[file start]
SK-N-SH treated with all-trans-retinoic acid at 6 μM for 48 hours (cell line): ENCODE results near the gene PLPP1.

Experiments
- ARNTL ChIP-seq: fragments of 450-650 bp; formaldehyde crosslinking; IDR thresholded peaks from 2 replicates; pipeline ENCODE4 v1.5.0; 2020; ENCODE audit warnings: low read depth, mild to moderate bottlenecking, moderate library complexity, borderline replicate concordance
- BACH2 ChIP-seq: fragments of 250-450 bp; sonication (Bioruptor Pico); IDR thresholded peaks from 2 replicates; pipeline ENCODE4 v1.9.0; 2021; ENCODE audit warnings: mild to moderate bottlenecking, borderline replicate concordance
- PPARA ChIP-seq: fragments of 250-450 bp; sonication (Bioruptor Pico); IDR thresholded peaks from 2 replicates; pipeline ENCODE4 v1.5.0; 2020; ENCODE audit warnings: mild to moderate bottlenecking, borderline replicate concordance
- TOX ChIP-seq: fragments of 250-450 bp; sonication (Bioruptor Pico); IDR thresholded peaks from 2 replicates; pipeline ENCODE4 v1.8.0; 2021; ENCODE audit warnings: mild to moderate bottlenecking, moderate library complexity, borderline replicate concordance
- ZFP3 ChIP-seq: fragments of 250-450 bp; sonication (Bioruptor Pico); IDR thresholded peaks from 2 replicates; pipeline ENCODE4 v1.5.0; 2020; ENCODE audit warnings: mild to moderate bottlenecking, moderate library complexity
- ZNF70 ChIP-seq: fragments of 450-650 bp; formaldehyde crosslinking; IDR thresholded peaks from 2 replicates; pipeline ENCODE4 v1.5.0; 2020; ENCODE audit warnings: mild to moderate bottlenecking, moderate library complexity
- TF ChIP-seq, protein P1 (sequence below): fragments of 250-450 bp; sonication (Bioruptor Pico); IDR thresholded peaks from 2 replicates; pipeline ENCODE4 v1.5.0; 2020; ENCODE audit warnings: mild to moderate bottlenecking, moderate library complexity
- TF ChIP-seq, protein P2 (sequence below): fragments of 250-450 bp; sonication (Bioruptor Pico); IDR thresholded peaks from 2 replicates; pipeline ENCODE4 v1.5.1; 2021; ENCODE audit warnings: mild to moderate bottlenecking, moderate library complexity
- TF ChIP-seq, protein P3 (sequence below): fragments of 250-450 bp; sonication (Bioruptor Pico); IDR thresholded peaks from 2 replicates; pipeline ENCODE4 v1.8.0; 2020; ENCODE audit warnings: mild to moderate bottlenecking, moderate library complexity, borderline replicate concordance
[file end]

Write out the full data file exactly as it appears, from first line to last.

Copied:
SK-N-SH treated with all-trans-retinoic acid at 6 μM for 48 hours (cell line): ENCODE results near the gene PLPP1.

Experiments
- ARNTL ChIP-seq: fragments of 450-650 bp; formaldehyde crosslinking; IDR thresholded peaks from 2 replicates; pipeline ENCODE4 v1.5.0; 2020; ENCODE audit warnings: low read depth, mild to moderate bottlenecking, moderate library complexity, borderline replicate concordance
- BACH2 ChIP-seq: fragments of 250-450 bp; sonication (Bioruptor Pico); IDR thresholded peaks from 2 replicates; pipeline ENCODE4 v1.9.0; 2021; ENCODE audit warnings: mild to moderate bottlenecking, borderline replicate concordance
- PPARA ChIP-seq: fragments of 250-450 bp; sonication (Bioruptor Pico); IDR thresholded peaks from 2 replicates; pipeline ENCODE4 v1.5.0; 2020; ENCODE audit warnings: mild to moderate bottlenecking, borderline replicate concordance
- TOX ChIP-seq: fragments of 250-450 bp; sonication (Bioruptor Pico); IDR thresholded peaks from 2 replicates; pipeline ENCODE4 v1.8.0; 2021; ENCODE audit warnings: mild to moderate bottlenecking, moderate library complexity, borderline replicate concordance
- ZFP3 ChIP-seq: fragments of 250-450 bp; sonication (Bioruptor Pico); IDR thresholded peaks from 2 replicates; pipeline ENCODE4 v1.5.0; 2020; ENCODE audit warnings: mild to moderate bottlenecking, moderate library complexity
- ZNF70 ChIP-seq: fragments of 450-650 bp; formaldehyde crosslinking; IDR thresholded peaks from 2 replicates; pipeline ENCODE4 v1.5.0; 2020; ENCODE audit warnings: mild to moderate bottlenecking, moderate library complexity
- TF ChIP-seq, protein P1 (sequence below): fragments of 250-450 bp; sonication (Bioruptor Pico); IDR thresholded peaks from 2 replicates; pipeline ENCODE4 v1.5.0; 2020; ENCODE audit warnings: mild to moderate bottlenecking, moderate library complexity
- TF ChIP-seq, protein P2 (sequence below): fragments of 250-450 bp; sonication (Bioruptor Pico); IDR thresholded peaks from 2 replicates; pipeline ENCODE4 v1.5.1; 2021; ENCODE audit warnings: mild to moderate bottlenecking, moderate library complexity
- TF ChIP-seq, protein P3 (sequence below): fragments of 250-450 bp; sonication (Bioruptor Pico); IDR thresholded peaks from 2 replicates; pipeline ENCODE4 v1.8.0; 2020; ENCODE audit warnings: mild to moderate bottlenecking, moderate library complexity, borderline replicate concordance